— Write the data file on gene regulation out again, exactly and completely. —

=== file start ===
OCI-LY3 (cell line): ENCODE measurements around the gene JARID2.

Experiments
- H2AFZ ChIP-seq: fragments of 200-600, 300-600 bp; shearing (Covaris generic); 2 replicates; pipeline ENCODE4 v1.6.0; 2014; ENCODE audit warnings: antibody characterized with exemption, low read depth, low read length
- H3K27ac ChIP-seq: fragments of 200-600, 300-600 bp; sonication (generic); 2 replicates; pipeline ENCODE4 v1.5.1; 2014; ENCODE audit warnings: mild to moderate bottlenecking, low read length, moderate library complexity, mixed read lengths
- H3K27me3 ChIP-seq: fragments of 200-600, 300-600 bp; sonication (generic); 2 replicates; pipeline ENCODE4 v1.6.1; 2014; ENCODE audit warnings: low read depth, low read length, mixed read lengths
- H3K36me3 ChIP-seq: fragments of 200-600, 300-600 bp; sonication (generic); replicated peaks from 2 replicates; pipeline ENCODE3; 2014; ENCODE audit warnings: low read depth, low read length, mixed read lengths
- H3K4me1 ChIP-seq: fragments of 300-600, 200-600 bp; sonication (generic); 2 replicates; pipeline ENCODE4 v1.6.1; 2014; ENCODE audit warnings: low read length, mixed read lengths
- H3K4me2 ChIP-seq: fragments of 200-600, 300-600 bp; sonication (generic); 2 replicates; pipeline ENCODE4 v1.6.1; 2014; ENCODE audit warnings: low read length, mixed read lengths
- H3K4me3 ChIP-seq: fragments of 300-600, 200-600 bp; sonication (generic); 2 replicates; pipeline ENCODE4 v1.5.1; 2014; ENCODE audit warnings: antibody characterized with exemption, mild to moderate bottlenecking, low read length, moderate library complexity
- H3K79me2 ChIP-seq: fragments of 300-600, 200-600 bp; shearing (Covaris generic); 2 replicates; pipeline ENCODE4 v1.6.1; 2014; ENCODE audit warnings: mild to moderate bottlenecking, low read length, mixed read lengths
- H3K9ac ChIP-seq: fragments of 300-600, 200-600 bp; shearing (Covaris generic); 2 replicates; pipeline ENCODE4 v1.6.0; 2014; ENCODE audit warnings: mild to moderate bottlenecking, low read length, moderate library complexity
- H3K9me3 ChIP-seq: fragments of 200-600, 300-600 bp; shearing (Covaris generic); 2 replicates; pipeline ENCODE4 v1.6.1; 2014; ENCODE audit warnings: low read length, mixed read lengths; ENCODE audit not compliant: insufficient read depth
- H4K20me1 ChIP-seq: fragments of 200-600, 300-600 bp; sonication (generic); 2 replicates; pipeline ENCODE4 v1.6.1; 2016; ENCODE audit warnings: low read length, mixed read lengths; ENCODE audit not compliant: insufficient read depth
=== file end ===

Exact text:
OCI-LY3 (cell line): ENCODE measurements around the gene JARID2.

Experiments
- H2AFZ ChIP-seq: fragments of 200-600, 300-600 bp; shearing (Covaris generic); 2 replicates; pipeline ENCODE4 v1.6.0; 2014; ENCODE audit warnings: antibody characterized with exemption, low read depth, low read length
- H3K27ac ChIP-seq: fragments of 200-600, 300-600 bp; sonication (generic); 2 replicates; pipeline ENCODE4 v1.5.1; 2014; ENCODE audit warnings: mild to moderate bottlenecking, low read length, moderate library complexity, mixed read lengths
- H3K27me3 ChIP-seq: fragments of 200-600, 300-600 bp; sonication (generic); 2 replicates; pipeline ENCODE4 v1.6.1; 2014; ENCODE audit warnings: low read depth, low read length, mixed read lengths
- H3K36me3 ChIP-seq: fragments of 200-600, 300-600 bp; sonication (generic); replicated peaks from 2 replicates; pipeline ENCODE3; 2014; ENCODE audit warnings: low read depth, low read length, mixed read lengths
- H3K4me1 ChIP-seq: fragments of 300-600, 200-600 bp; sonication (generic); 2 replicates; pipeline ENCODE4 v1.6.1; 2014; ENCODE audit warnings: low read length, mixed read lengths
- H3K4me2 ChIP-seq: fragments of 200-600, 300-600 bp; sonication (generic); 2 replicates; pipeline ENCODE4 v1.6.1; 2014; ENCODE audit warnings: low read length, mixed read lengths
- H3K4me3 ChIP-seq: fragments of 300-600, 200-600 bp; sonication (generic); 2 replicates; pipeline ENCODE4 v1.5.1; 2014; ENCODE audit warnings: antibody characterized with exemption, mild to moderate bottlenecking, low read length, moderate library complexity
- H3K79me2 ChIP-seq: fragments of 300-600, 200-600 bp; shearing (Covaris generic); 2 replicates; pipeline ENCODE4 v1.6.1; 2014; ENCODE audit warnings: mild to moderate bottlenecking, low read length, mixed read lengths
- H3K9ac ChIP-seq: fragments of 300-600, 200-600 bp; shearing (Covaris generic); 2 replicates; pipeline ENCODE4 v1.6.0; 2014; ENCODE audit warnings: mild to moderate bottlenecking, low read length, moderate library complexity
- H3K9me3 ChIP-seq: fragments of 200-600, 300-600 bp; shearing (Covaris generic); 2 replicates; pipeline ENCODE4 v1.6.1; 2014; ENCODE audit warnings: low read length, mixed read lengths; ENCODE audit not compliant: insufficient read depth
- H4K20me1 ChIP-seq: fragments of 200-600, 300-600 bp; sonication (generic); 2 replicates; pipeline ENCODE4 v1.6.1; 2016; ENCODE audit warnings: low read length, mixed read lengths; ENCODE audit not compliant: insufficient read depth